Over the last year and a half, Denver’s housing market has been in a frenzy, with record-breaking low inventory and surging home prices month after month. These trends, though, have also been true in other parts of the state. Notably, our neighbors to the south, in Colorado Springs, recently gained national attention for their own wild real estate climate.

According to Realtor.com, Colorado Springs’ 80916 zip code is the hottest in America. The rankings consider market demand—measured by unique viewers per property on the website—and how fast homes are selling in that given market. Also in the top 10 were towns in New York, North Carolina, Ohio, and Massachusetts, to name a few.

The title, however, comes as no surprise to Colorado Springs realtors. In fact, the city’s 80911 zip code on the south side of town was named America’s hottest zip code last year. “That’s nothing unusual for us,” says George Nehme, a realtor with LIV Sotheby’s International Realty and chair of the Pikes Peak Association of Realtors (PPAR) board of directors. “[We’ve] always been in the top five of the most desirable places to live.”

That desire is driven by an active community and less traffic than big cities like Los Angeles and Dallas. The city is also in close proximity to Fort Carson, two Air Force bases, Pikes Peak, and a plethora of hiking trails.

Another factor bringing buyers to the Springs is value for money. The median list price on the east side of town in 80916 is $318,000. While that represents a nearly 20 percent increase year-over-year, according to Realtor.com, it is still 17 percent lower than the national median, making the area attractive to first-time homebuyers.

The Realtor.com numbers also indicate people are doing a lot of window shopping for real estate in Colorado Springs. The views per property have increased 36 percent year-over-year. And those homes are selling fast: Properties spend an average of four days on the market in this 80916 zip code, compared to 37 days nationally.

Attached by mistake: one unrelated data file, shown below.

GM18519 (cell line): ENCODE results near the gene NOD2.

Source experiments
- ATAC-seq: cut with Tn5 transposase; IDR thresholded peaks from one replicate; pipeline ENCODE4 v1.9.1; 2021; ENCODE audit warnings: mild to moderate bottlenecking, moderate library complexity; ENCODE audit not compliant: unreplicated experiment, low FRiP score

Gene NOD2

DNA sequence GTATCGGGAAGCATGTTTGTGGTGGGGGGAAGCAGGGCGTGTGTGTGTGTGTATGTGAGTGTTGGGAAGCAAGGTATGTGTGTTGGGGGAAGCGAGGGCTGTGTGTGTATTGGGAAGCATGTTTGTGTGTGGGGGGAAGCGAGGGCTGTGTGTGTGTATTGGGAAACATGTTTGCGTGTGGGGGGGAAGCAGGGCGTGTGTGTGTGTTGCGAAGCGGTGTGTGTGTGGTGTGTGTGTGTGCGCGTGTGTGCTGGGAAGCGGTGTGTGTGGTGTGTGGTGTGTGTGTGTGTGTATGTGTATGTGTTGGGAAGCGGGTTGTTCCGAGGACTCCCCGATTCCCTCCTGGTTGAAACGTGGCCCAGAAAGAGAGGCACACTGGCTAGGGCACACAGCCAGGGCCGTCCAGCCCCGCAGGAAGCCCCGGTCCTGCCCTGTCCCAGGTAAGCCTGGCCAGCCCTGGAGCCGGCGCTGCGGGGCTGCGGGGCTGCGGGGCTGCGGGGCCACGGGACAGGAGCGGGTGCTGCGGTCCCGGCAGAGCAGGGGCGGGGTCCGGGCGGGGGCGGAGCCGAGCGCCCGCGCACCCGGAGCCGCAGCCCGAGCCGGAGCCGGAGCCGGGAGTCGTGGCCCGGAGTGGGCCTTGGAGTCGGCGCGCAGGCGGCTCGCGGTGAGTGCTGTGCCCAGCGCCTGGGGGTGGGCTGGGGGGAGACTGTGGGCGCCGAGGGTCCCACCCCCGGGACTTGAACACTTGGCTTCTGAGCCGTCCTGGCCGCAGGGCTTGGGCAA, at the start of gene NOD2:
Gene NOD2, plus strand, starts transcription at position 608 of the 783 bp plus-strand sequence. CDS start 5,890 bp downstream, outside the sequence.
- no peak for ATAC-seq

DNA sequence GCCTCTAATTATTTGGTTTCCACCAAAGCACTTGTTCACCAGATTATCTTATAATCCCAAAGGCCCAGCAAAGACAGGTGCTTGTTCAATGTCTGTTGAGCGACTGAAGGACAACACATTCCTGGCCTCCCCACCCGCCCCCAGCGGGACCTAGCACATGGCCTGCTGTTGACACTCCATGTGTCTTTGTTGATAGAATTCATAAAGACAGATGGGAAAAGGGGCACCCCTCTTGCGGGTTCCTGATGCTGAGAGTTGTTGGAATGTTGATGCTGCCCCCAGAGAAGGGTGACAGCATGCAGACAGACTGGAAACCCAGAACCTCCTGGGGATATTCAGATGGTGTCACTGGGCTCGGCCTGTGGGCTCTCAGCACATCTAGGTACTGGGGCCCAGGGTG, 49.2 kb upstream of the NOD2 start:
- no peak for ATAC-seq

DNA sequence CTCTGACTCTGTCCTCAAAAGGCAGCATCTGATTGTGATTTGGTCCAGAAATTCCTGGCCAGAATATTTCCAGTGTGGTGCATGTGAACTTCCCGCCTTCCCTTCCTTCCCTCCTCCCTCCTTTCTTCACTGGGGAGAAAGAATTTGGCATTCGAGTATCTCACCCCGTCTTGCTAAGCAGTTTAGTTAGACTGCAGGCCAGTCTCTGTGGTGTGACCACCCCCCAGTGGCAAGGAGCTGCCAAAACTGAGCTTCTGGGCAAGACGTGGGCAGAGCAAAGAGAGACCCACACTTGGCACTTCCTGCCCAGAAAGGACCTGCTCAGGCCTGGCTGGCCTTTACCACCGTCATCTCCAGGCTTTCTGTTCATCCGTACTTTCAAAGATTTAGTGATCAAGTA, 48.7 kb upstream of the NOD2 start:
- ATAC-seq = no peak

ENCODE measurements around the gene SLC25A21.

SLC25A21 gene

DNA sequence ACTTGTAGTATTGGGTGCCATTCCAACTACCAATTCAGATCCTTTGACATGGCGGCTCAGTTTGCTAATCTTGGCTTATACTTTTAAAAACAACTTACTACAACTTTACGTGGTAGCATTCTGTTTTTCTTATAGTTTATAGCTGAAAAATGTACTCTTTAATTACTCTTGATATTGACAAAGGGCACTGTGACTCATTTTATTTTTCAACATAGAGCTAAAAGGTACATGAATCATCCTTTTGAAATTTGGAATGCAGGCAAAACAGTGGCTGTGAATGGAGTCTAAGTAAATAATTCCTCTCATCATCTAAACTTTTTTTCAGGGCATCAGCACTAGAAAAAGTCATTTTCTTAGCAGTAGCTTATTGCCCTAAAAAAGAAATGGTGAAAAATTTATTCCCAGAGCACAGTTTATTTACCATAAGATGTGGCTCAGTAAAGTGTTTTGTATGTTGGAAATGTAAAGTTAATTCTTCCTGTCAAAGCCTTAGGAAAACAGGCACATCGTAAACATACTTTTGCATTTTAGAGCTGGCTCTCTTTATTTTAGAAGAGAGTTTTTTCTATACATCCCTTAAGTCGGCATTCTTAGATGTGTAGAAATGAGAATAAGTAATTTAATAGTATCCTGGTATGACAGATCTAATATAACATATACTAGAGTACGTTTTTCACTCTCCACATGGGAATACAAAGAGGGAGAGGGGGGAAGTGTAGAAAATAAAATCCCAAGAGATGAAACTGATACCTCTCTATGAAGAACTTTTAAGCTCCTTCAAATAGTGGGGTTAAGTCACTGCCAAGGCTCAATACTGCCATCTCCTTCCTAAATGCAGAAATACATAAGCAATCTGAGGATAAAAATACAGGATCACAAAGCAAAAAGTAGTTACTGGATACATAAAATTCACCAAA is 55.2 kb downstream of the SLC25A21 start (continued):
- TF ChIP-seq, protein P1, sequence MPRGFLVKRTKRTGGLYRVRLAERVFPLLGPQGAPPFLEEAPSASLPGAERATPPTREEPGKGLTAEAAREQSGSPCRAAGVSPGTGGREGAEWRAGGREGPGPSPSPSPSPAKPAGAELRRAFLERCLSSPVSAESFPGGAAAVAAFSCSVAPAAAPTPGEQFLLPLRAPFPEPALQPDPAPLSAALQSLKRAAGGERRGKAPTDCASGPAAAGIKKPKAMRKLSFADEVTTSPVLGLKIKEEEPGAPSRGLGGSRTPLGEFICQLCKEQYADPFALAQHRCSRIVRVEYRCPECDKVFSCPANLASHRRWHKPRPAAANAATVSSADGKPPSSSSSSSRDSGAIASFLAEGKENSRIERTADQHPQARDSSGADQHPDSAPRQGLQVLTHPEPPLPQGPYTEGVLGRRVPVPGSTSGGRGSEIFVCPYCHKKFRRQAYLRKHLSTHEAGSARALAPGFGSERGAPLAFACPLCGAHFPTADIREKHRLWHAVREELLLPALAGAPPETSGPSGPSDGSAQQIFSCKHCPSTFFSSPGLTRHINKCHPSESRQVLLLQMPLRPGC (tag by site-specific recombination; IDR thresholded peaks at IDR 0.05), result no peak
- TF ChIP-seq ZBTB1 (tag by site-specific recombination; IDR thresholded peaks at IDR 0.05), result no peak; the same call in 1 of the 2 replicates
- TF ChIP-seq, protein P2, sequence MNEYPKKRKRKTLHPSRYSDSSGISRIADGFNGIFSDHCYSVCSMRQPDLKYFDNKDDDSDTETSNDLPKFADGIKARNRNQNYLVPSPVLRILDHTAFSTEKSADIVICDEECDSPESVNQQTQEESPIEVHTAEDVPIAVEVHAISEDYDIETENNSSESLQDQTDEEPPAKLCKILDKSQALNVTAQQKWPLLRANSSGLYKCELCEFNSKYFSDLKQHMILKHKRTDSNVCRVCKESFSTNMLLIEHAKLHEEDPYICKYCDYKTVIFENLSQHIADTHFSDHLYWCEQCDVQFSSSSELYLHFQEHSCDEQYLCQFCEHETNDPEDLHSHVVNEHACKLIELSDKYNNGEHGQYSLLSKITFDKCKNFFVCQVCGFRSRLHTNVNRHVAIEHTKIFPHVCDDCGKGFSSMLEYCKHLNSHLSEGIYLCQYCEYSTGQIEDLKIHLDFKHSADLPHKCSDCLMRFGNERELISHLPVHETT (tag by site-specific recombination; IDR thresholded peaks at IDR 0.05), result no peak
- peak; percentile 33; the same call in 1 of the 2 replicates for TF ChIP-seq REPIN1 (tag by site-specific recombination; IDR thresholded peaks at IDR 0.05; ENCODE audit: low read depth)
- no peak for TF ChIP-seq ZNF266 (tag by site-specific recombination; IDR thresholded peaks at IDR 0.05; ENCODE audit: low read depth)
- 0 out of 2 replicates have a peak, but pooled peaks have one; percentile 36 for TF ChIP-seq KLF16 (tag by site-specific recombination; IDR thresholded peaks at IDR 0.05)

“The market is hot,” says Randy Simonoff, a realtor at Keller Williams in Colorado Springs. “It’s still a seller’s market. However, it’s not as difficult to be a buyer now as it was back in the early summer. Sale prices remain strong [in Colorado Springs]. On average, almost 15 percent higher than the same time last year.”

Over the last six months, 370 single-family and attached properties sold in the 80916 zip code. As of September 6, only 15 homes were actively listed for sale with prices ranging from $275,000 to $460,000—a stark comparison to housing prices in the Denver metro area. Last month, homes sold for an average of $614,577 in the vicinity of the Mile High City, according to recent data from the Denver Metro Association of Realtors.

Other zip codes in Colorado Springs seem to be almost as hot as 80916. Nearly 470 single-family and attached homes sold over the last six months in the neighboring 80920 zip code on the far north side of town, according to the Multiple Listing Service. Over the last six months, homes in this area sold for an average of $508,534.

Overall, the number of home sales in Colorado Springs nearly doubled between January and August, rising from 1,126 at the beginning of the year to 2,130 last month, according to data from PPAR. “The demand is just so much higher than we’ve ever seen,” Nehme says. “We’ve never seen inventory so low. Home prices are pretty high and interest rates are still at an all-time historical low.”

Inventory is especially low for homes priced below $500,000. As of September 6, only 269 homes were listed on the MLS below that price point. (Note: MLS data does not include newly built homes.)

“While sale prices have remained steady for the past few years, 2021 was certainly the year of inventory shortages,” Simonoff says. “This drove pricing up, and we saw lots of cash deals, which in turn eliminated the need for an appraisal. If a property was listed below $500,000, sellers were almost guaranteed multiple offers, with many above asking price.”

Nehme says homes priced around $500,000 received an average of eight to 10 offers back in May and June. Now, similar homes are seeing around five offers that are typically $15,000 to $20,000 over the list price.

Inventory is slowly on the rise, too. According to PPAR, inventory has nearly doubled from 554 in April to 1,009 last month, but Nehme says buyers are still desperate to get in a home. “I don’t think [buyers] emotions are as high as they used to be because of the amount of inventory that’s available,” he says. “People are really excited that they’re able to buy more home now because the rates are lower, but [for] first-time homebuyers, there’s still not much out there for them as far as availability … So, I don’t see the market slowing down for a little while.”